Figure 3-3C.Heterodyne detection. MIXED-FREQUENCY SIGNAL.
Figure 3-3D.Heterodyne detection. RECTIFIED MIXED-FREQUENCY SIGNAL.
Figure 3-3E.Heterodyne detection. AUDIO-BEAT NOTE FROM FILTER.
The cw signal pulsations are removed by the rf filter in the detector output and only the envelope of
the rectified pulses remains. The envelope, shown in view (E), is a 1,000-hertz audio-beat note. This
1,000 hertz, dot-dash tone may be heard in a speaker or headphone and identified as the letter A by the
The heterodyne method of reception is highly selective and allows little interference from adjacent
cw stations. If a cw signal from a radiotelegraph station is operating at 10,000,000 hertz and at the same
time an adjacent station is operating at 10,000,300 hertz, a simple detector cannot clearly discriminate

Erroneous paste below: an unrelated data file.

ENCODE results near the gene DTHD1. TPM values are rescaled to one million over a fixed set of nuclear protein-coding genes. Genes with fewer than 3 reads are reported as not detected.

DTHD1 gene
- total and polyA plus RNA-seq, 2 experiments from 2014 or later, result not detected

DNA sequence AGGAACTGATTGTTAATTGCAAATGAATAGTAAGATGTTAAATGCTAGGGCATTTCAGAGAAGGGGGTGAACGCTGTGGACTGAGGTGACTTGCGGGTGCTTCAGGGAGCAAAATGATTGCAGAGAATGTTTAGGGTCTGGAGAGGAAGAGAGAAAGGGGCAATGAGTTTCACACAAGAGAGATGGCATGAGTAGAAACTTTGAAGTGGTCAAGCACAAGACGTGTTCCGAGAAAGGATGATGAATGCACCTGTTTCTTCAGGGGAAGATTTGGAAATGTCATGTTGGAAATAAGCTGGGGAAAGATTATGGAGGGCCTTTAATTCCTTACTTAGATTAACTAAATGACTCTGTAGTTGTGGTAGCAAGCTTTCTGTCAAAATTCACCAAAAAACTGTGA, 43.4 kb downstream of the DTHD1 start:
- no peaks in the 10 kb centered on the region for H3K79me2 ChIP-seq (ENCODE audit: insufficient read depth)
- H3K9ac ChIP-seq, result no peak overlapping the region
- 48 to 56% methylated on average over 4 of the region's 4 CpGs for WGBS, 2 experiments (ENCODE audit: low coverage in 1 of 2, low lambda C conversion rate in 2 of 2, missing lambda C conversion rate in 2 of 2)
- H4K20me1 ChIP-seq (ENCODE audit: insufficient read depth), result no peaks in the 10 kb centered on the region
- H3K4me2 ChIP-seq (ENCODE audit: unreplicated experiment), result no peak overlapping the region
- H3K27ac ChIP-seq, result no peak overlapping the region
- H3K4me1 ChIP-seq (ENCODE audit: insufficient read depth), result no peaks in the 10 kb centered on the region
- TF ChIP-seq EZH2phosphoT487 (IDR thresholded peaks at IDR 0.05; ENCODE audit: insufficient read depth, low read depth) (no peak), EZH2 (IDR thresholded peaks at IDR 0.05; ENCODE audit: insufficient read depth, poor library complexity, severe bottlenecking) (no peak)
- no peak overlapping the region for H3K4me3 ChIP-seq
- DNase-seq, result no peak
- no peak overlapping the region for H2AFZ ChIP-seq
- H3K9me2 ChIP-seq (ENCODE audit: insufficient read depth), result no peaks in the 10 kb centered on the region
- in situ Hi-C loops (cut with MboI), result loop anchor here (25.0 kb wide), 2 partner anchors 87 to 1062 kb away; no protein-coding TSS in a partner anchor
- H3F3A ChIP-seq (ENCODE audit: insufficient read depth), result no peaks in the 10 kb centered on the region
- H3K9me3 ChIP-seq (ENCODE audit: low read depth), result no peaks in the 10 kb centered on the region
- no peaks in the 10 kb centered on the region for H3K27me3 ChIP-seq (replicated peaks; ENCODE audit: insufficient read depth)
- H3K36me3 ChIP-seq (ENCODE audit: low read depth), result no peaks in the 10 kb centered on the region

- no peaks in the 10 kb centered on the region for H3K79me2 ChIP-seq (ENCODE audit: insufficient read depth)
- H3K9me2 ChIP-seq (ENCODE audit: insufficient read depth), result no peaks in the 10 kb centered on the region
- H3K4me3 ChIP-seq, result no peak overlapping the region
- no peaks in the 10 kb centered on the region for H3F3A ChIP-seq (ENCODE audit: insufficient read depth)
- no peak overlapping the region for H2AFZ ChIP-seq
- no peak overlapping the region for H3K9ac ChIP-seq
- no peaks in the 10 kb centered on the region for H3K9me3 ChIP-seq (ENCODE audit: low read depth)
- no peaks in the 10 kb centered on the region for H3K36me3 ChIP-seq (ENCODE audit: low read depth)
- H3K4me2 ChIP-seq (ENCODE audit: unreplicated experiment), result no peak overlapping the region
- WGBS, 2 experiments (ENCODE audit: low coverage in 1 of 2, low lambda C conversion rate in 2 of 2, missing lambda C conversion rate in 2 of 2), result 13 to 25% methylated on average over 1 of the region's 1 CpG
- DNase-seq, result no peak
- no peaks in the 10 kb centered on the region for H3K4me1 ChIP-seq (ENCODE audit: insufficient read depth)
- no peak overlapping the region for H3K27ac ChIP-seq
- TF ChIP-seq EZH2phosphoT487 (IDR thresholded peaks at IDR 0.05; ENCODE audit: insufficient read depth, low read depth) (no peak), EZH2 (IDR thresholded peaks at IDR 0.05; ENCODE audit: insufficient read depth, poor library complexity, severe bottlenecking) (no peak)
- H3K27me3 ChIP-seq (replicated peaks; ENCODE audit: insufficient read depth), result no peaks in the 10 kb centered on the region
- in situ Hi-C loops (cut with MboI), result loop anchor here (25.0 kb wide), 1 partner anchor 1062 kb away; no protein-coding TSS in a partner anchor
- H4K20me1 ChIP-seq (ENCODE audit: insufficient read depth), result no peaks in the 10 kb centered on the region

between the two stations because the signals are just 300 hertz apart. This is because the bandpass of the
tuning circuits is too wide and allows some of the other signal to interfere. The two carrier frequencies
differ by only 0.003 percent and a tuned tank circuit cannot easily discriminate between them. However,
if a heterodyne detector with a local-oscillator frequency of 10,001,000 hertz is used, then beat notes of
1,000 and 700 hertz are produced by the two signals. These are audio frequencies, which can be